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New Ipswich town budget up 6.6 percent

NEW IPSWICH — The proposed town budget for New Ipswich has been finalized, and voters will get their first glimpse at the figures for the town’s departments during a budget hearing on Jan. 15.

The overall operating budget for the town this year is $2,665,383, a 6.62 percent increase over last year’s budget of $2,500,000.

The biggest budget increase requests come from the Police Department and the Highway Department. The Police Department underwent a change of staff when former Police Chief Garrett Chamberlain resigned earlier in the year, promoting Lt. Tim Carpenter to the position of Police Chief.

The Police Department is requesting $808,999 in funds this year, which is a significant jump from last year’s budget of $681,488 — a 18.7 percent increase. The additional funds would be put towards financing the town’s buyout of Chamberlain’s contract for $175,192, to be paid out in weekly installments over the course of 18 months. It would also accommodate an increase in the base pay for trained police officers, in an attempt to improve the retention rate of officers at the police department.

“The biggest factor is the payout of Chamberlain’s pay and benefits,” said Select Board Chair George Lawrence. “The rest is, in order to build the force back up, an increase in hiring pay.”

Another factor is an increase in health insurance costs for all town employees. The budget reflects the same amount of full-time officers as last year, said Lawrence.

The other department with the most significant increase this year is the Highway Department. The department is requesting $791,059, a 7.26 percent increase over last year’s budget. The additional funds would be mostly to cover the replacement of the town’s 1995 dump truck, Lawrence said. The town has budgeted an additional $37,000 to lease a new dump truck — the remaining increase would be used to cover the increase of health insurance costs, an increase in fuel costs, and additional funds for sand and gravel. There will be no pay increases or additional personnel hired, said Lawrence.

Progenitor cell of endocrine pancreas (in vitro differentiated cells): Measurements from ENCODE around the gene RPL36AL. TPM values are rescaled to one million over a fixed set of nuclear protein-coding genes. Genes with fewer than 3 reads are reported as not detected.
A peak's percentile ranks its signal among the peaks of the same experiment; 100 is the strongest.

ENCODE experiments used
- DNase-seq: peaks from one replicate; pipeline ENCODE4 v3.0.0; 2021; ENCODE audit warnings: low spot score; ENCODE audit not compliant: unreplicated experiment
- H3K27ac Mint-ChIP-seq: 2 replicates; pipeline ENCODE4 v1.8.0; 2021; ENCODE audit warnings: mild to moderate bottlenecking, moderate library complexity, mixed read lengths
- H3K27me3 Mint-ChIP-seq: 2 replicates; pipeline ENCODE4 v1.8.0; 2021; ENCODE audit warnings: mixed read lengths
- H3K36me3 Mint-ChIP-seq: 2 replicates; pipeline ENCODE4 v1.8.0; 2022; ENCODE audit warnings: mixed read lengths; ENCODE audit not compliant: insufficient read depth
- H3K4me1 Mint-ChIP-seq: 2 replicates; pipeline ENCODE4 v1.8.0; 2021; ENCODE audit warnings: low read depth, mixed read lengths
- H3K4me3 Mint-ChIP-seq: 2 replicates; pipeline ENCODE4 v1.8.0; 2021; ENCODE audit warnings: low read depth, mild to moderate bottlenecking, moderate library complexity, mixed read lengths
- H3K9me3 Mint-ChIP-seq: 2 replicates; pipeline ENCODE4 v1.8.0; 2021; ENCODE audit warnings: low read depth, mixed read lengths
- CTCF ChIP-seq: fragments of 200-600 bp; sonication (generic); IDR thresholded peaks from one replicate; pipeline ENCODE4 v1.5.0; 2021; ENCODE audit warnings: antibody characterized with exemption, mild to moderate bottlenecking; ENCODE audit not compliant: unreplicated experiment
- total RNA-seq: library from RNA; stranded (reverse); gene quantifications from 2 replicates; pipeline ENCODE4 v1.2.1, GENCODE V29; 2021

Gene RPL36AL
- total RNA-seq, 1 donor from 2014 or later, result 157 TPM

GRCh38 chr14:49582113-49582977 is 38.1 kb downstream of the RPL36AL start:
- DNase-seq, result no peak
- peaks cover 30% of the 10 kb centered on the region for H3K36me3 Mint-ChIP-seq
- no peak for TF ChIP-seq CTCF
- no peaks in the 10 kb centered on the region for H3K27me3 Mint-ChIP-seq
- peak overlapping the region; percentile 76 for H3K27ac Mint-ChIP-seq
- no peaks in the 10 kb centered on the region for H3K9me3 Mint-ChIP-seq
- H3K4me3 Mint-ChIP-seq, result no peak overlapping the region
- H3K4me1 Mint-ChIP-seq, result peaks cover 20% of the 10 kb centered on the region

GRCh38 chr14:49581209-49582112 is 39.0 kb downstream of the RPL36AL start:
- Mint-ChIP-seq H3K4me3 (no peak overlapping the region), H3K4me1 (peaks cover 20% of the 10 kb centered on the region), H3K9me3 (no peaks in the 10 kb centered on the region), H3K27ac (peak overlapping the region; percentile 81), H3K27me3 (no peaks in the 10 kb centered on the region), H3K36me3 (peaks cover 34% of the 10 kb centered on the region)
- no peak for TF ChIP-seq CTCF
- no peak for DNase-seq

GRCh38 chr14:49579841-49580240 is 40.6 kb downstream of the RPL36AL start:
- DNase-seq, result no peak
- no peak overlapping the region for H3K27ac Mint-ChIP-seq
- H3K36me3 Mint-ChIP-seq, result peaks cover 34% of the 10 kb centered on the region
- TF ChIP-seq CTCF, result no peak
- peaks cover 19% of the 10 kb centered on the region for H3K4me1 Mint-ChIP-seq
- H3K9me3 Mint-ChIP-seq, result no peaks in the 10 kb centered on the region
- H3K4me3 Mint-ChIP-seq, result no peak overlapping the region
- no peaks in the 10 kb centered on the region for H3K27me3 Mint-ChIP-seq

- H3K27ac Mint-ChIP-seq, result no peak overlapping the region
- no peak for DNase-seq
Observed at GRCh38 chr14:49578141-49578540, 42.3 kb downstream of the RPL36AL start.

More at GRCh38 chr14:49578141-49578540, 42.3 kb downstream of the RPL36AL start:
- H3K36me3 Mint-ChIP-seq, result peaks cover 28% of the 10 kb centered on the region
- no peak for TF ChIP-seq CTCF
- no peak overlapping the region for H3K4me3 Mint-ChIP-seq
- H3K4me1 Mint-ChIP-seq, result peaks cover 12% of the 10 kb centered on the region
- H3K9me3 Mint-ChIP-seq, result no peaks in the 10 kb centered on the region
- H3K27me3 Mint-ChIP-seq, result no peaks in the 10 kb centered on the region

Other areas that have proposed increases are the proposed budget for the town offices and for elections. The town offices budget is projected to increase to $275,025, a 3.15 percent over last year.

Again, health insurance is one of the reasons for the increase said Lawrence, and covers almost the entirety of the $8,400 increase.

The funds budgeted to finance elections dropped more than $3,500, as last year New Ipswich hosted four elections over the course of the year, and this year will only have to support one. However, a $7,990 increase in the budget for the town clerk, to accommodate opening the town offices for limited hours on Friday, and an additional assistant for the town clerk, offset that decrease.

To offset increases, there are other areas in the budget where things have been tightened. The proposed legal budget for the town was dropped 29.41 percent, from $42,500 in 2012 to $30,000 for next year.

Lawrence said the Select Board and Budget Committee made the decision to reduce the budget for legal counsel after only using $11,000 of the $42,000 budget last year.

The proposed budget for government buildings is also down, from $70,069 last year, to $58,644 this year, a 16.31 percent decrease. Most of the decrease is the result of a decision not to heat Building No. 2, the former location of the police station.

The portion of the budget for parks and recreation is proposed to drop 33.95 percent, from 22,154 in 2012 to $14,632. The budget for the town pool is proposed to increase 7.29 percent, with a proposed budget of $27,565.

The Select Board will finalize warrant articles during its upcoming Tuesday meeting. The town will hold a public budget hearing on Jan. 15, at 7 p.m. in the town office conference room.

Ashley Saari can be reached at 924-7172 ext. 235 or asaari@ledgertranscript.com. She’s on Twitter at @AshleySaari.

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